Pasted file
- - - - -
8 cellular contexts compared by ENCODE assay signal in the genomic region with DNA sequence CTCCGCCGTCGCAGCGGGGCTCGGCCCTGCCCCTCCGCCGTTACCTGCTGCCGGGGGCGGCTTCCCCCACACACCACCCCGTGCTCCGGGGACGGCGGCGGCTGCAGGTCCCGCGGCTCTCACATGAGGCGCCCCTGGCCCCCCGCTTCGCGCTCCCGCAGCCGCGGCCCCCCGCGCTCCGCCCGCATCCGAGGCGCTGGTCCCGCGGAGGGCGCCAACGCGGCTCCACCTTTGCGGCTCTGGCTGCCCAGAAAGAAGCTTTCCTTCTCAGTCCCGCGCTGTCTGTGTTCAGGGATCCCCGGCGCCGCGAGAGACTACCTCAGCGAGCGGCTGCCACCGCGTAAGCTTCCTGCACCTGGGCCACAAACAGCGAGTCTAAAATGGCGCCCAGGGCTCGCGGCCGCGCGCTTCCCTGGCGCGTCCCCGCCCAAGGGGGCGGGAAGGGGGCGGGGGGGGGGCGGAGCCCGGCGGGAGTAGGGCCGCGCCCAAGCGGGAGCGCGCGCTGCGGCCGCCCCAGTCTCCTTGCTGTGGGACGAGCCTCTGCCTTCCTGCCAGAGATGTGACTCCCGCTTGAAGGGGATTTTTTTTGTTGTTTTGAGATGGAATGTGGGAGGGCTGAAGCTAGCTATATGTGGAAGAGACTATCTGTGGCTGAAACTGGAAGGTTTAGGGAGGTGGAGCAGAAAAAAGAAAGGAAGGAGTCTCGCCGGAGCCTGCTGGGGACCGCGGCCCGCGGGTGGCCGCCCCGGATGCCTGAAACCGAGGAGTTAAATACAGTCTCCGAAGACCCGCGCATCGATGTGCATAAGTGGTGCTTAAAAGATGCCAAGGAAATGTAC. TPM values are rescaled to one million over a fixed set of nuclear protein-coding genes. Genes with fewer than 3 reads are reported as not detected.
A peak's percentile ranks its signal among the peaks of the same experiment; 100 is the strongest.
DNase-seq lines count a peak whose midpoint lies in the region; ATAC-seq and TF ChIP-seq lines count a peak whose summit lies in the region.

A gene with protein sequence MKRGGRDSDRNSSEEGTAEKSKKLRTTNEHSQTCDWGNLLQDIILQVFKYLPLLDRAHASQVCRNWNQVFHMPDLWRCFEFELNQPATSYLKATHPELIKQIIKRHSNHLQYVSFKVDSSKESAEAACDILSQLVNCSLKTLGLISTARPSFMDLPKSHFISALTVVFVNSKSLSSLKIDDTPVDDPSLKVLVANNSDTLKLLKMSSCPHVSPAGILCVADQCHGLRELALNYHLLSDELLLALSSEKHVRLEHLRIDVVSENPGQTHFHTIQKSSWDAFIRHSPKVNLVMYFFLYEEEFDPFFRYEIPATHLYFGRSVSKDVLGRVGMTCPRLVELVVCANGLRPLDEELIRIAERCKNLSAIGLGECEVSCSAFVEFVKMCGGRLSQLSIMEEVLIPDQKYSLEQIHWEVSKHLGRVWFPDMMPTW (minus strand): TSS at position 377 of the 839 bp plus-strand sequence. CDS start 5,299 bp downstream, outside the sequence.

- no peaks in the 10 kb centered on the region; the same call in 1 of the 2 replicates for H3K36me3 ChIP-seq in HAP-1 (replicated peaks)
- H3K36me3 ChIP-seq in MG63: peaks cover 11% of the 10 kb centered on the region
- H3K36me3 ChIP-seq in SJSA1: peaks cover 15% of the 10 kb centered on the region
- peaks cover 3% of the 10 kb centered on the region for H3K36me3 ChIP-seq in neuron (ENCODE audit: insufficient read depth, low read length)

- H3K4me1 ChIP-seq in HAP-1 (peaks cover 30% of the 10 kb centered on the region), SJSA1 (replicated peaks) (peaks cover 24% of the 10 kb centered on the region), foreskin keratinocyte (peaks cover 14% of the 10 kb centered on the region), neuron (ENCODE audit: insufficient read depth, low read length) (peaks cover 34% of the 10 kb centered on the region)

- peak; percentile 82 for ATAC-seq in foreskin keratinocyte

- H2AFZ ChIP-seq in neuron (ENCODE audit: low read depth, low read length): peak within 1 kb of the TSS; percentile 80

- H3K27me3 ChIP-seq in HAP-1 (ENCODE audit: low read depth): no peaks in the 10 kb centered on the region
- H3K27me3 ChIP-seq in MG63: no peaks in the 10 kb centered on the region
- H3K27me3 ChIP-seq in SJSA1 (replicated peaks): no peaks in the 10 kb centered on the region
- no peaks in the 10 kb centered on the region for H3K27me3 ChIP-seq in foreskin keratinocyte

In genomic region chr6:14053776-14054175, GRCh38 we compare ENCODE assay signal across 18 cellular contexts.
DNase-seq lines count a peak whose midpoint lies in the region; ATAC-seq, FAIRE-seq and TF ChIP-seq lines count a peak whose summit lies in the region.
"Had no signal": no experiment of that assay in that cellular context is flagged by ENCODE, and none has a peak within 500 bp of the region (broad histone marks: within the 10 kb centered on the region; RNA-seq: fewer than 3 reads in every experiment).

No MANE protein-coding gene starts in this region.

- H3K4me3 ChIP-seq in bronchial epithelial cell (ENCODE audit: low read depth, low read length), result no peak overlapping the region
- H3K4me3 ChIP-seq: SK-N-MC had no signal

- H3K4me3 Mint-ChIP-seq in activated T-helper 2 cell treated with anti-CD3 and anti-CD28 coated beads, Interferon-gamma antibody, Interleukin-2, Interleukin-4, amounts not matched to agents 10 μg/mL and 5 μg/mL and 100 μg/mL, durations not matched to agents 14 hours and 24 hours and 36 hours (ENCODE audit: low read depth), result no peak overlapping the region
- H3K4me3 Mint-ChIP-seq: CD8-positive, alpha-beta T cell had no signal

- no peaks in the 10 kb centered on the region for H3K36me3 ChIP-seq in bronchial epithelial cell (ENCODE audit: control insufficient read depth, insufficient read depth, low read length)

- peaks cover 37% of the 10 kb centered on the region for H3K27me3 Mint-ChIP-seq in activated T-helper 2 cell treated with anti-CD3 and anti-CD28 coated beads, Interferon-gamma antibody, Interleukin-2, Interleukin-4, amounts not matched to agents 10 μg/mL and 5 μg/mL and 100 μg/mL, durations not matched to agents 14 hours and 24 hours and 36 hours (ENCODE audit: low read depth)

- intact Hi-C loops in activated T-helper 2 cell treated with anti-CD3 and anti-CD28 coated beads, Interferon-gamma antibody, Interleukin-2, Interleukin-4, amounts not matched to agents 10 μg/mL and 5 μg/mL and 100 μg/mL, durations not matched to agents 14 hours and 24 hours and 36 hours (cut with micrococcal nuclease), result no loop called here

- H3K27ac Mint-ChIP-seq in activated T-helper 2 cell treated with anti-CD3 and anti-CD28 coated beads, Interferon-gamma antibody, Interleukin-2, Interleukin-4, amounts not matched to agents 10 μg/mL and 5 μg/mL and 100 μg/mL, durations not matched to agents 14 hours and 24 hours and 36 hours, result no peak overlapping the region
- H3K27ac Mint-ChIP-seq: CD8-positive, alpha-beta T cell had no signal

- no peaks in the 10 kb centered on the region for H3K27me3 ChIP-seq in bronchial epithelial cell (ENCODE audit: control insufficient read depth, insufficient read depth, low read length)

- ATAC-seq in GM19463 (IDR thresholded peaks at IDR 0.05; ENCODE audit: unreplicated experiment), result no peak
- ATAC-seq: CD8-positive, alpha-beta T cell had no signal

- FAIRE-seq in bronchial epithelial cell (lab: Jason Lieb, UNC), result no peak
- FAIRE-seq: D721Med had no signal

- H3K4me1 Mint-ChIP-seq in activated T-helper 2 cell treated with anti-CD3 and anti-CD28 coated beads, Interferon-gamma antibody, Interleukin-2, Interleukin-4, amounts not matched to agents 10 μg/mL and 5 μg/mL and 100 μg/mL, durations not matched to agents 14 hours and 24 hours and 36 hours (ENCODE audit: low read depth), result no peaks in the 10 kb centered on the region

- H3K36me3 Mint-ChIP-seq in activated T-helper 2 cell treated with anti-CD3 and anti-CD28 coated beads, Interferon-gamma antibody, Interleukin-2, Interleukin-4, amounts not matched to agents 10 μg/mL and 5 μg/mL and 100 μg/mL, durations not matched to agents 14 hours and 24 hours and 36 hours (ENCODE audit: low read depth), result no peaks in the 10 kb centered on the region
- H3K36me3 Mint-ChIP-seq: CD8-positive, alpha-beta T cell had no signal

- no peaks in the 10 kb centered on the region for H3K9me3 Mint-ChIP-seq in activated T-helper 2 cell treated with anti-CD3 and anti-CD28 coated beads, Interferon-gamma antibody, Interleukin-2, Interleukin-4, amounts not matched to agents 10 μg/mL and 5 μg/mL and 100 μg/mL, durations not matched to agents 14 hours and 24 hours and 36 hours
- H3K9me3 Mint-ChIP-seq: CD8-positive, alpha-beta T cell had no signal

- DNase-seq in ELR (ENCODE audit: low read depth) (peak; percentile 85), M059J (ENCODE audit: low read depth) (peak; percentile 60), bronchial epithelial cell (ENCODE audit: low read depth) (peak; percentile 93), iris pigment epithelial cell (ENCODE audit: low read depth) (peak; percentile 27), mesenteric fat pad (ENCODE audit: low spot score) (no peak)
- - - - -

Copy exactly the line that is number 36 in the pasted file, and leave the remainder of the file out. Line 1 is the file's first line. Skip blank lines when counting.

- H3K36me3 Mint-ChIP-seq: CD8-positive, alpha-beta T cell had no signal